SYNOPSIS: Disco and Atomic War tells the story of a strange kind of information war, where a totalitarian regime stands face to face with the heroes of popular culture – and loses. Western popular culture had an incomparable role in shaping Soviet children’s world-views – in ways that now seem slightly odd. Finnish TV was a window to a world of dreams that the authorities could not block. Though Finnish channels were banned, many households found some way to access the forbidden fruit.
Imagine if television cliff-hangers offered no resolution. Shots are fired – J.R., the infamous oil baron of America’s prime-time soap opera Dallas, lies in a pool of his own blood. But there is no concluding episode, no perpetrator to unmask. And we, as television viewers, are left suspended in speculation.
This is no world to live in. But through most of the 70s and 80s, such was the fate of TV fans in Soviet Estonia.
In his newest film, Disco and Atomic War, Estonian director Jaak Kilmi retells the esoteric history of Estonians who grappled for the freeflow of Western television that reached their TV antennas in the capital of Tallinn from across the sea in Finland. Through archives, reenactments, interviews and wildly creative docu-fiction narratives, Kilmi and producer Kiur Aarma follow the tenacious battle of the Estonian government and KGB officials to sever the ‘ideological waves’ of capitalist influence through the television set.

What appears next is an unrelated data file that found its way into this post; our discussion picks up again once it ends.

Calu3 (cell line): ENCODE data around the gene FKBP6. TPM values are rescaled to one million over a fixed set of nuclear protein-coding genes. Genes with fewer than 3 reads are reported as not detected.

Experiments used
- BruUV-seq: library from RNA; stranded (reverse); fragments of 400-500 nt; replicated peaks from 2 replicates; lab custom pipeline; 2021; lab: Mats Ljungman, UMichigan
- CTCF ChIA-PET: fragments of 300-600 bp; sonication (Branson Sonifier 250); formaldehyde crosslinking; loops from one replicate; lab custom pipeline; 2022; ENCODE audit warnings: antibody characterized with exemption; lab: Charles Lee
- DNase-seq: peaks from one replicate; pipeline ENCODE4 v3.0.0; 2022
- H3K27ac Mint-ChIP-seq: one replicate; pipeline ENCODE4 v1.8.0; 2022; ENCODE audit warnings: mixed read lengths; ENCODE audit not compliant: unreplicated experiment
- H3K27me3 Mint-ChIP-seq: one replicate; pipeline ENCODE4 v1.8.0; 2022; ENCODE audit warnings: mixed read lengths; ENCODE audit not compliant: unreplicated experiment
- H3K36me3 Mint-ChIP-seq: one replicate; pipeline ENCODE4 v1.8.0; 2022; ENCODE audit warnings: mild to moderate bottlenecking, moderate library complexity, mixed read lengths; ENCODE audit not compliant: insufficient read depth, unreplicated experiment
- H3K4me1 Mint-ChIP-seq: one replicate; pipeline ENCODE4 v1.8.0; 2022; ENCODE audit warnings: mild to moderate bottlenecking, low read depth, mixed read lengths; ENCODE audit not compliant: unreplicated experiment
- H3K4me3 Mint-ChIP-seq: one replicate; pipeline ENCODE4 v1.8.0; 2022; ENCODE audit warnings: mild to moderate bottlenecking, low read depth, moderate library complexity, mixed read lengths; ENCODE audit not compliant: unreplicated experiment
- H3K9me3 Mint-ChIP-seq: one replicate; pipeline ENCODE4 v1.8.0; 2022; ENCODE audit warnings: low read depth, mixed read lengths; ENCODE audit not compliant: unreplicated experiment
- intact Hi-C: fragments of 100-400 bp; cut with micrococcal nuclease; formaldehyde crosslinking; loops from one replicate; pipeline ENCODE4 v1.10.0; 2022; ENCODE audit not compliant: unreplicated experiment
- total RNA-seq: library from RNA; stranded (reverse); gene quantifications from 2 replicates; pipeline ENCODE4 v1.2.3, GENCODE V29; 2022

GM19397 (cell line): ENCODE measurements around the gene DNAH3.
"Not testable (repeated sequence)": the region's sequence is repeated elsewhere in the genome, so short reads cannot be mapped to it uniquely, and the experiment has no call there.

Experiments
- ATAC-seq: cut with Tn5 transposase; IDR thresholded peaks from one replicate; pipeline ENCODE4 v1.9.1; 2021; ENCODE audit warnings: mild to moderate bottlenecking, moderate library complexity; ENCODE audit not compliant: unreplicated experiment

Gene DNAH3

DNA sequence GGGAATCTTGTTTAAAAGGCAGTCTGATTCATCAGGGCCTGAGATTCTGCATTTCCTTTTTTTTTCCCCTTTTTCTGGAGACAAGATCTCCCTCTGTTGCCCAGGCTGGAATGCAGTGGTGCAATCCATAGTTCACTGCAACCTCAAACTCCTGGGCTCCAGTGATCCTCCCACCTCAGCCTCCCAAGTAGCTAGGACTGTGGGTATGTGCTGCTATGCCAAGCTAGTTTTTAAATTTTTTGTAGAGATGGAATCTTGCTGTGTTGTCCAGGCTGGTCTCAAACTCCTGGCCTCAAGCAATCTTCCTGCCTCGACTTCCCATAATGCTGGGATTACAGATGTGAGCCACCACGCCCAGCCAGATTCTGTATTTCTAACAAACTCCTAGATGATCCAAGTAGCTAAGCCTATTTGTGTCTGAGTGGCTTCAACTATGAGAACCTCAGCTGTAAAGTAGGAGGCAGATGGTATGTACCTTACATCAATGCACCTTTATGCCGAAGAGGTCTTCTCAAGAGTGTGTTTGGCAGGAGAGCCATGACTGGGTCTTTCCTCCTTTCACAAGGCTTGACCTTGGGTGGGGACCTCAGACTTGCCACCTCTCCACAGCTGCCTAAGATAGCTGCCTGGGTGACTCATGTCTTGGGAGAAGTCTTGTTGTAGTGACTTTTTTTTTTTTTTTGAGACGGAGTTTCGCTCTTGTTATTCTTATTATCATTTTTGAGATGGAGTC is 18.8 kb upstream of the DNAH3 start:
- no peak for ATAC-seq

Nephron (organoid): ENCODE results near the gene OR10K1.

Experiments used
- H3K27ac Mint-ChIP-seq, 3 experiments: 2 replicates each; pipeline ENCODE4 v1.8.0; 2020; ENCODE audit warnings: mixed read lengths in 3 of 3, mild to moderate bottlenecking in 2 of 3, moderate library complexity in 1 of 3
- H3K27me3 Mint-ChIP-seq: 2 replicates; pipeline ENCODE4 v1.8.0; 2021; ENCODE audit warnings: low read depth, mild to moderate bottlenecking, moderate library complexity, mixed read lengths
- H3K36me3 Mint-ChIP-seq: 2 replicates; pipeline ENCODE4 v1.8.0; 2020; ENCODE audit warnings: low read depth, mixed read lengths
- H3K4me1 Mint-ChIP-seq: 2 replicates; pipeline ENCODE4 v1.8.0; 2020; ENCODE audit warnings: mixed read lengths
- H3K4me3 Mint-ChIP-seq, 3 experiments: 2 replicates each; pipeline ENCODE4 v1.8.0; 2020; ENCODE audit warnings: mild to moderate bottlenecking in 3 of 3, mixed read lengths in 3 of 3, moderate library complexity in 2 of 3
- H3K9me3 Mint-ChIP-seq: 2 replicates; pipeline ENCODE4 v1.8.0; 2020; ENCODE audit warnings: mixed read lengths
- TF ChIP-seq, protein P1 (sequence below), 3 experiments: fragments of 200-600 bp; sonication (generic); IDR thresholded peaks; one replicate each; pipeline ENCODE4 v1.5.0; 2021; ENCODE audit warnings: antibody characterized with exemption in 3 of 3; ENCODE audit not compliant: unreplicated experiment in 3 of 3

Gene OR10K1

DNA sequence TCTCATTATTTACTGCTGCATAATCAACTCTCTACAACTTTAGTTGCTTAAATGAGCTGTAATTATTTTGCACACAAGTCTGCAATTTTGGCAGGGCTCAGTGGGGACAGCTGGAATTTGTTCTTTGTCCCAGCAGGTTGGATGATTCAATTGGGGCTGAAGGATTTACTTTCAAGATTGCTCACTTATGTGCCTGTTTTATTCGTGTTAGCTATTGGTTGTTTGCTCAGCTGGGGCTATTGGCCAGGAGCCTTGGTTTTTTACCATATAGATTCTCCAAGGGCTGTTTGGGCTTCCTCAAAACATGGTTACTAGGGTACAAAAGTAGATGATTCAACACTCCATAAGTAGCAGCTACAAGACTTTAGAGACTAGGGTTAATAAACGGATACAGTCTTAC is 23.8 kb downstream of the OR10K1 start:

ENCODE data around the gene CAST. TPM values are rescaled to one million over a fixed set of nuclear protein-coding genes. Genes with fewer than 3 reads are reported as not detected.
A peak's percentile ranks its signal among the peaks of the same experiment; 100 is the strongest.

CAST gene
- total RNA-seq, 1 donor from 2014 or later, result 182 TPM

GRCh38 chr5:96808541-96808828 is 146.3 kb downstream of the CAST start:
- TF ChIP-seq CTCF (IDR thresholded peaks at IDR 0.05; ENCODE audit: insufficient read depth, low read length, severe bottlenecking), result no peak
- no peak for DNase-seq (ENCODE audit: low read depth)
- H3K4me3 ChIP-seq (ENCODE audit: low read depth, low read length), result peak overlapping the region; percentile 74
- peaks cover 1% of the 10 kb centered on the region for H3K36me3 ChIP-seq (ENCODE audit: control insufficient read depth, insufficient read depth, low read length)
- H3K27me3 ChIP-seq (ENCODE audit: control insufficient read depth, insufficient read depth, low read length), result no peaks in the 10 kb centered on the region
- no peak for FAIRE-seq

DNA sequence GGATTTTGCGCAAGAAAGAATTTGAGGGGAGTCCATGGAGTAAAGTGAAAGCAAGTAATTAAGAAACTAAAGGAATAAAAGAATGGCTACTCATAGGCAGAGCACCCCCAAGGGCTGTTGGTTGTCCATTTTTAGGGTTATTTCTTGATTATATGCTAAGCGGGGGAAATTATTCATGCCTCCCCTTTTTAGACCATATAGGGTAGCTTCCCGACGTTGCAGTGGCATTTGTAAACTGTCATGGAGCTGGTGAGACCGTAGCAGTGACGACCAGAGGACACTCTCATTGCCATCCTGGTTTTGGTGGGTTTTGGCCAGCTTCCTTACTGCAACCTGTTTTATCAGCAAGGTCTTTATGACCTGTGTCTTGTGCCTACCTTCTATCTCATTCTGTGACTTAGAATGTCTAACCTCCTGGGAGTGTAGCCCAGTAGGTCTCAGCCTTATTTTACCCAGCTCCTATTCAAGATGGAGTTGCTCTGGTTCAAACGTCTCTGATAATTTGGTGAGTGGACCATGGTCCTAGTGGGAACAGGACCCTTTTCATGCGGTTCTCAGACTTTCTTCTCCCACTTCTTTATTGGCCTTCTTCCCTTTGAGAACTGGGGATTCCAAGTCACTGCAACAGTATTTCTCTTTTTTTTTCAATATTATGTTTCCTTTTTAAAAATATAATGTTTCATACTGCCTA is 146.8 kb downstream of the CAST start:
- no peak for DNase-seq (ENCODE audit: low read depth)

In the fog of more redundant stories about communist brainwashing and propaganda, Disco and Atomic War offers comical relief from a long and persistent historical narrative. During Kilmi’s childhood, Estonian youth were vulnerable to something called ‘soft power’ – America’s secret weapon to counteract Soviet ideals through the most addictive yet seemingly innocent means possible: popular culture. The fact the television programming could control the tastes, ideals and worldview of its consumers, made it the most severe weapon of Western control.
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